Abstract: This essay provides a case study of the extended conflict between an animal welfare organization, the American Animal Defense League, and the Motion Picture Producers and Distributors of America (MPPDA) that took place between 1923 and 1925. The essay distinguishes among actual cruelty inflicted on animals during production; "suggestive" cruelty, which appeared on screen but could have been achieved through filmmaking techniques without actual harm to animals; and general negligence of animals living under the care of studios. Drawing extensively on MPPDA archival records and historical newspapers, the essay foregrounds the importance of animal cruelty as a concern of the American film industry and provides an early demonstration of MPPDA president Will Hays's strategies for negotiating with pressure groups as well as the press.
In 1923, a new animal welfare group formed in Los Angeles. Calling itself the American Animal Defense League (AADL), the group's stated purpose was to combat cruelty "in the training of animals for vaudeville, circus, and motion-picture entertainments." (1) Despite its small size, the group had a few major assets. One was the apparently deep pockets of its president, Fannie T. Kessler. Another was the allegiance of a very well-connected humanitarian: Percival P. Baxter, then governor of Maine. But the AADL's biggest asset--and, arguably, its chief liability--was its tenacious vice president and de facto leader, Rosamonde Rae Wright, whose knack for generating adverse publicity rubbed most of the motion-picture industry the wrong way. During her campaigning, Wright managed to irritate not only the industry but also the much larger and more powerful Los Angeles Society for the Prevention of Cruelty to Animals (LASPCA), which took her accusations of animal cruelty in Hollywood as insults to its own work and eventually joined the Motion Picture Producers and Distributors of America (MPPDA) and its sister organization, the Association of Motion Picture Producers (AMPP), in efforts to silence her.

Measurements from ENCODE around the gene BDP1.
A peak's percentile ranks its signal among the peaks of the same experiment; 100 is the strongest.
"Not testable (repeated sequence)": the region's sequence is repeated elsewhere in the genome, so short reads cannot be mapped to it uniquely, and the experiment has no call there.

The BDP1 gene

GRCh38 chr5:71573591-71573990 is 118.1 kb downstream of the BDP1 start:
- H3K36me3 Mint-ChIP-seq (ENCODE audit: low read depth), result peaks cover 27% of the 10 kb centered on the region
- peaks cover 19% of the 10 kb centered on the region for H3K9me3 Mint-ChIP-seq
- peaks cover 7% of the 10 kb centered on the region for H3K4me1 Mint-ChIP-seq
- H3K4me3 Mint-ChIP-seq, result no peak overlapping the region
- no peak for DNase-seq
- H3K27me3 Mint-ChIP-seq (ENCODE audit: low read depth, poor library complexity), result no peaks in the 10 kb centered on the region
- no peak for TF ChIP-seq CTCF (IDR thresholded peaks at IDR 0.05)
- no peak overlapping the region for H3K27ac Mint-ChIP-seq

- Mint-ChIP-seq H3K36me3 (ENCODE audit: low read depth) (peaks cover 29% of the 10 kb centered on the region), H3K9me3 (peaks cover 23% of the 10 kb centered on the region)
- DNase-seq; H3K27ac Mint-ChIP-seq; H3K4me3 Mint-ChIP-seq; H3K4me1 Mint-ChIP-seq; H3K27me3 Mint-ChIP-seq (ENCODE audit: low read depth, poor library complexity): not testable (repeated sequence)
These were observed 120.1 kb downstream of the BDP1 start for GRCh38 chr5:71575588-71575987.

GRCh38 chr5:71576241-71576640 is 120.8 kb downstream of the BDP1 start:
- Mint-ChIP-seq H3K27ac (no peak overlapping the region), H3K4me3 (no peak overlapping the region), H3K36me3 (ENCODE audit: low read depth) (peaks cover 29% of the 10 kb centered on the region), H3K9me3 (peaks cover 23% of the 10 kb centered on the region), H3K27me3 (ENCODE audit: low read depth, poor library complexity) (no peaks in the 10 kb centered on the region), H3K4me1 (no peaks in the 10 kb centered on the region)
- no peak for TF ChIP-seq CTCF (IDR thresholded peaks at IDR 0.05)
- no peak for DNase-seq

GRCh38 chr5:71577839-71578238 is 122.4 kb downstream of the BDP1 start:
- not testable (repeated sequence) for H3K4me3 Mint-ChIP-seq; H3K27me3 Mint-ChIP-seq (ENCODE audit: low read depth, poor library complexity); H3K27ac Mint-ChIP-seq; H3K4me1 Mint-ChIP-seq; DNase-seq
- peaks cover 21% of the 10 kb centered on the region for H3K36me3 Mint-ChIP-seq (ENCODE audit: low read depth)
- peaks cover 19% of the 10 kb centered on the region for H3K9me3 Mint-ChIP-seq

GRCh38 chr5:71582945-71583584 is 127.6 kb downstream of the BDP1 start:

At the core of these struggles were questions of what actually constituted animal cruelty, which groups or individuals got to make those decisions, and the film industry's right (as well as its ability) to self-regulate. The AADL's anticruelty campaign began in 1923 and was not resolved until 1925, when the Association of Motion Picture Producers agreed to a self-regulation strategy that, while apparently sincere in its desire to rid the industry of cruelty, nevertheless left producers plenty of room to plausibly deny their own culpability. (2) As one of the earliest prolonged batdes fought by the MPPDA, the AADL case was a telling test of William H. Hays's ability to navigate the tricky triumvirate of the studios, motion-picture pressure groups, and the press. Douglas Gomery has described the MPPDA as a "classic trade association, in which the members of the oligopoly acted as one, for all their common interests." (3) It would, of course, be in the best interests of the film industry not to be accused of animal cruelty. 2b1af7f3a8